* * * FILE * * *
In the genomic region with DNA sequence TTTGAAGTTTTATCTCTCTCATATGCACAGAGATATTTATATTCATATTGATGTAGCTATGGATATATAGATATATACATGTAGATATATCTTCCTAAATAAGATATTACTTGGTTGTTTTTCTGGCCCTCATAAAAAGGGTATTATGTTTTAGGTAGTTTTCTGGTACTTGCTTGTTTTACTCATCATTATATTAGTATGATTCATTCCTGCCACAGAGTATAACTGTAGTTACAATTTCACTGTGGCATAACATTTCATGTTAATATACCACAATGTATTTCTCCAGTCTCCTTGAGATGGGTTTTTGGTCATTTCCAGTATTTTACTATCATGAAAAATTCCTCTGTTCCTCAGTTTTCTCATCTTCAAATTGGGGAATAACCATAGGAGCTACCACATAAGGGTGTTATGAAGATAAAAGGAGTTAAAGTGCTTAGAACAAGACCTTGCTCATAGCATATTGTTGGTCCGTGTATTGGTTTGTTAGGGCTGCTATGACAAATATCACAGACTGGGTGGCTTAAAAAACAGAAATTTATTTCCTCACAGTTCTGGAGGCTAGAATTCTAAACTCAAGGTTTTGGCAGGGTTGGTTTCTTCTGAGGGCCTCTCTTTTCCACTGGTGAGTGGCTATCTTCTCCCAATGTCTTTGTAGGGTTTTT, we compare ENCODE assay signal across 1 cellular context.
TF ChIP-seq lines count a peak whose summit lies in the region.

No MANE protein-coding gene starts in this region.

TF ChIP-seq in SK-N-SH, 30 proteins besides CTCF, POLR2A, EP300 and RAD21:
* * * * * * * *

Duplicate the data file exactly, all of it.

In the genomic region with DNA sequence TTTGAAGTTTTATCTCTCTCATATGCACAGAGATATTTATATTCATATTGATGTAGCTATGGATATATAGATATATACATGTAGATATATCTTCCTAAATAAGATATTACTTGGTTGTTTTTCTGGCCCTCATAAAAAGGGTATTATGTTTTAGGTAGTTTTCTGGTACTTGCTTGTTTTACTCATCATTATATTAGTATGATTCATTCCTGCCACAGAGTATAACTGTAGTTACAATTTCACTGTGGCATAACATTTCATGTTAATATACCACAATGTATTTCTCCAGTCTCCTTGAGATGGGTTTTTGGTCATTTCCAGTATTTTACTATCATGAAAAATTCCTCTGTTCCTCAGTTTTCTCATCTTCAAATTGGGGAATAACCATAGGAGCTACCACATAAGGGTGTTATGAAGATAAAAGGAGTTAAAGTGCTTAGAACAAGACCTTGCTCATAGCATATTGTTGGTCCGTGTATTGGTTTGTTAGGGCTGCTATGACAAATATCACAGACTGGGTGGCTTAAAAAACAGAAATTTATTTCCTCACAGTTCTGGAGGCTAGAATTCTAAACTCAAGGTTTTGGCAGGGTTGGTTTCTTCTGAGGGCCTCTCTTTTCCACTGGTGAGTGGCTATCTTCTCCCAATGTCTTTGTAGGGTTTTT, we compare ENCODE assay signal across 1 cellular context.
TF ChIP-seq lines count a peak whose summit lies in the region.

No MANE protein-coding gene starts in this region.

TF ChIP-seq in SK-N-SH, 30 proteins besides CTCF, POLR2A, EP300 and RAD21: